CHICAGO - As more is learned about Obamacare implementation, attorneys general in 13 states are raising questions about who the program's "navigators" will be, how they will handle high-level private information in the Obamacare data base, and to whom they'll be accountable on a day-to-day basis.
Despite being vocal about consumer privacy issues in the past, Illinois' Attorney General Lisa Madigan is not one of the AGs asking Health and Human Services Kathleen Sebelius about the system's tens of thousands of navigators being hired and trained in time for Obamacare's October 1 unveiling.
A "navigator" is a federal employee that helps those wanting to get insured navigate the paperwork of the new health care system. The Obama Administration is lifting in-depth background checks in their hurry to implement Obamacare, and that's a major concern for one of the 13 letter signers, Attorney General Pam Bondi of Florida.
“What if they've been convicted of committing identity theft or grand theft before?” asked Bondi. “They could potentially still become a navigator.”
The letter organizer, West Virginia Attorney General Patrick Morrisey, said he and his colleagues are concerned that the navigators will be inadequately trained and won’t have appropriate standards to ensure that the consumer’s privacy is protected, especially since a recent HHS announcement said they were cutting back on training to meet the quickly approaching deadlines.
“What the administration has done with respect to navigators is that they’ve cut back on the training requirements for these individuals from 30 to about 20 hours, and they haven’t given them an adequate amount of standards," Morrisey said on a Fox News interview this week. "So, what that … tells me is that we’re going to be vulnerable to massive instances of identity theft across the country. Because these navigators are going to have access to some of the most personal and sensitive information that consumers have."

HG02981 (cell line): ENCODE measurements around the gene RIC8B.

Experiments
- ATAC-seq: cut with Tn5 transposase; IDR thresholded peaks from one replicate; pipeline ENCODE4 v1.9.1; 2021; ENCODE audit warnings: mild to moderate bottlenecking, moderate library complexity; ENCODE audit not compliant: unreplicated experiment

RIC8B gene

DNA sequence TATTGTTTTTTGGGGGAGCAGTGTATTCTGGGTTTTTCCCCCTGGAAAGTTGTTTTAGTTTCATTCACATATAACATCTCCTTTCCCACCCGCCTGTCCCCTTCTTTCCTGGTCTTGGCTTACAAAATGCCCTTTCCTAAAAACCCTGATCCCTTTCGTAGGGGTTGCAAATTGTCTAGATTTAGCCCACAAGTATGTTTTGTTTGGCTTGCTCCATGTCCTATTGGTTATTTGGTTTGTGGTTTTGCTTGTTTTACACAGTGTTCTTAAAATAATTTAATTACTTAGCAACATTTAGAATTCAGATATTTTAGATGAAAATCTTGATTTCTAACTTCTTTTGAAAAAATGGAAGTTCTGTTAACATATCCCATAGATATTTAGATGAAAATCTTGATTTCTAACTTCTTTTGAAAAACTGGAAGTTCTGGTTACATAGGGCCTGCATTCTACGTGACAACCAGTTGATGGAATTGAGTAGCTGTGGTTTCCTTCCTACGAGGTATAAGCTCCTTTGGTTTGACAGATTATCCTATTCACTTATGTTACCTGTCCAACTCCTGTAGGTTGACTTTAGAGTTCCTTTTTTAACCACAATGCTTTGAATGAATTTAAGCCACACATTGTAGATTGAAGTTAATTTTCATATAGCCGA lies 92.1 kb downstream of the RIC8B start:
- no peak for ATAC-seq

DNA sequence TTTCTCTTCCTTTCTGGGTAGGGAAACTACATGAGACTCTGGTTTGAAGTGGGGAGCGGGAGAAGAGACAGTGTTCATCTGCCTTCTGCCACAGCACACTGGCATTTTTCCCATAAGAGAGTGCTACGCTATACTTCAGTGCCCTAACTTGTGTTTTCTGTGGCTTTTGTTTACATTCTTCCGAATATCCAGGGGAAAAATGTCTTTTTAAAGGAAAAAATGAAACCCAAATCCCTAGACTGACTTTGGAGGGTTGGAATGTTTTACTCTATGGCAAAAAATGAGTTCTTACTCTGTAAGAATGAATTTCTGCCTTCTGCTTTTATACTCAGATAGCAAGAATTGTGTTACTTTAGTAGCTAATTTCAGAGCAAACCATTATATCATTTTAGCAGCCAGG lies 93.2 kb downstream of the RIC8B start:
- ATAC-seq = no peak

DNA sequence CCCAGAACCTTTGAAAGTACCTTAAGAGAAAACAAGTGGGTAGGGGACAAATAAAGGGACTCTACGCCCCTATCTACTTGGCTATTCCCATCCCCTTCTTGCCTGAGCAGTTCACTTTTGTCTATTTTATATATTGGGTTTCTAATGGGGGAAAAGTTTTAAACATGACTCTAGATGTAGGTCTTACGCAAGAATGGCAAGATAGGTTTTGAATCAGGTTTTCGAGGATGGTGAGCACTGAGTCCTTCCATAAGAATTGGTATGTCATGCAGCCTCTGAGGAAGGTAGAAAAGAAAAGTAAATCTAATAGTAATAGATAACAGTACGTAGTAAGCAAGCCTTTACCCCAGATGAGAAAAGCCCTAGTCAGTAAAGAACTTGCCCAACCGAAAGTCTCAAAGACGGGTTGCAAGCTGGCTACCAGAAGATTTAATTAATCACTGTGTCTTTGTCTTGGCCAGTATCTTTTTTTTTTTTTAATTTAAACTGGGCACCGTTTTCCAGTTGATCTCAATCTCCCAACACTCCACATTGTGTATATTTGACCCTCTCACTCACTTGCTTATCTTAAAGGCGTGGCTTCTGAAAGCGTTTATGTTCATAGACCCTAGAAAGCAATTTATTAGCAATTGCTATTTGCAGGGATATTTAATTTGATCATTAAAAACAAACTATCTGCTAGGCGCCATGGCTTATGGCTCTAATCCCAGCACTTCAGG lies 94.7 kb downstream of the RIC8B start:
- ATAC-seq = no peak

The navigators may have access to social security numbers, tax returns, and medical history.
Combine all that access to personal information and the lack of background checks with some of the organizations that the Obamacare funds are being paid out to in order to attract persons to act as Obamacare navigators. The HHS announced last week that $655,000 will be going to Planned Parenthood to help consumers navigate their insurance options under ObamaCare.
And that's just for three affiliates based in Iowa, Montana and New Hampshire to participate in the "navigator" program, alongside disease groups, universities and Catholic health agencies, The Hill reported.
Illinois is not among the states that queried Sebelius, which included West Virginia, Alabama, Florida, Georgia, Kansas, Louisiana, Michigan, Montana, Nebraska, North Dakota, Oklahoma, South Carolina and Texas.
The letter is HERE.